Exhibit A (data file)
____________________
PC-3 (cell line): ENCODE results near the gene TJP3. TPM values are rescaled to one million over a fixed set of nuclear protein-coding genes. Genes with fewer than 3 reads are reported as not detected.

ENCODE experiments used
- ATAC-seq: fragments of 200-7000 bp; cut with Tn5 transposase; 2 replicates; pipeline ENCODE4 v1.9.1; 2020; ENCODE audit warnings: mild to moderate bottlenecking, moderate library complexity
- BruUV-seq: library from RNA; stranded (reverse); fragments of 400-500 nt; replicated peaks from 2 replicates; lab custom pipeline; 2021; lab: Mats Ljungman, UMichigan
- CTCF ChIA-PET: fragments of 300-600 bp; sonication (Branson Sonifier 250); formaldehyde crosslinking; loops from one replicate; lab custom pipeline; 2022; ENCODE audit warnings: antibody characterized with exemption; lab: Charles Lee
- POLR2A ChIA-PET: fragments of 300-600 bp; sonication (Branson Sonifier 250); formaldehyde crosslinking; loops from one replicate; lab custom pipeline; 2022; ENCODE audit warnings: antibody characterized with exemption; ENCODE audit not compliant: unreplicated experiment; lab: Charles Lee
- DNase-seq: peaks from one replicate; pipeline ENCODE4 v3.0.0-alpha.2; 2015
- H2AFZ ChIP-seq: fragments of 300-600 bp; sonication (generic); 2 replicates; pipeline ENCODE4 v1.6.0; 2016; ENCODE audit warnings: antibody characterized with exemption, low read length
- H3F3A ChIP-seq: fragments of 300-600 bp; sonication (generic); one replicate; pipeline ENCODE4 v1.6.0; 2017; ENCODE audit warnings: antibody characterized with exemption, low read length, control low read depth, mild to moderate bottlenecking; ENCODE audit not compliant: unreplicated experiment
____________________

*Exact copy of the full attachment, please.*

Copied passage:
PC-3 (cell line): ENCODE results near the gene TJP3. TPM values are rescaled to one million over a fixed set of nuclear protein-coding genes. Genes with fewer than 3 reads are reported as not detected.

ENCODE experiments used
- ATAC-seq: fragments of 200-7000 bp; cut with Tn5 transposase; 2 replicates; pipeline ENCODE4 v1.9.1; 2020; ENCODE audit warnings: mild to moderate bottlenecking, moderate library complexity
- BruUV-seq: library from RNA; stranded (reverse); fragments of 400-500 nt; replicated peaks from 2 replicates; lab custom pipeline; 2021; lab: Mats Ljungman, UMichigan
- CTCF ChIA-PET: fragments of 300-600 bp; sonication (Branson Sonifier 250); formaldehyde crosslinking; loops from one replicate; lab custom pipeline; 2022; ENCODE audit warnings: antibody characterized with exemption; lab: Charles Lee
- POLR2A ChIA-PET: fragments of 300-600 bp; sonication (Branson Sonifier 250); formaldehyde crosslinking; loops from one replicate; lab custom pipeline; 2022; ENCODE audit warnings: antibody characterized with exemption; ENCODE audit not compliant: unreplicated experiment; lab: Charles Lee
- DNase-seq: peaks from one replicate; pipeline ENCODE4 v3.0.0-alpha.2; 2015
- H2AFZ ChIP-seq: fragments of 300-600 bp; sonication (generic); 2 replicates; pipeline ENCODE4 v1.6.0; 2016; ENCODE audit warnings: antibody characterized with exemption, low read length
- H3F3A ChIP-seq: fragments of 300-600 bp; sonication (generic); one replicate; pipeline ENCODE4 v1.6.0; 2017; ENCODE audit warnings: antibody characterized with exemption, low read length, control low read depth, mild to moderate bottlenecking; ENCODE audit not compliant: unreplicated experiment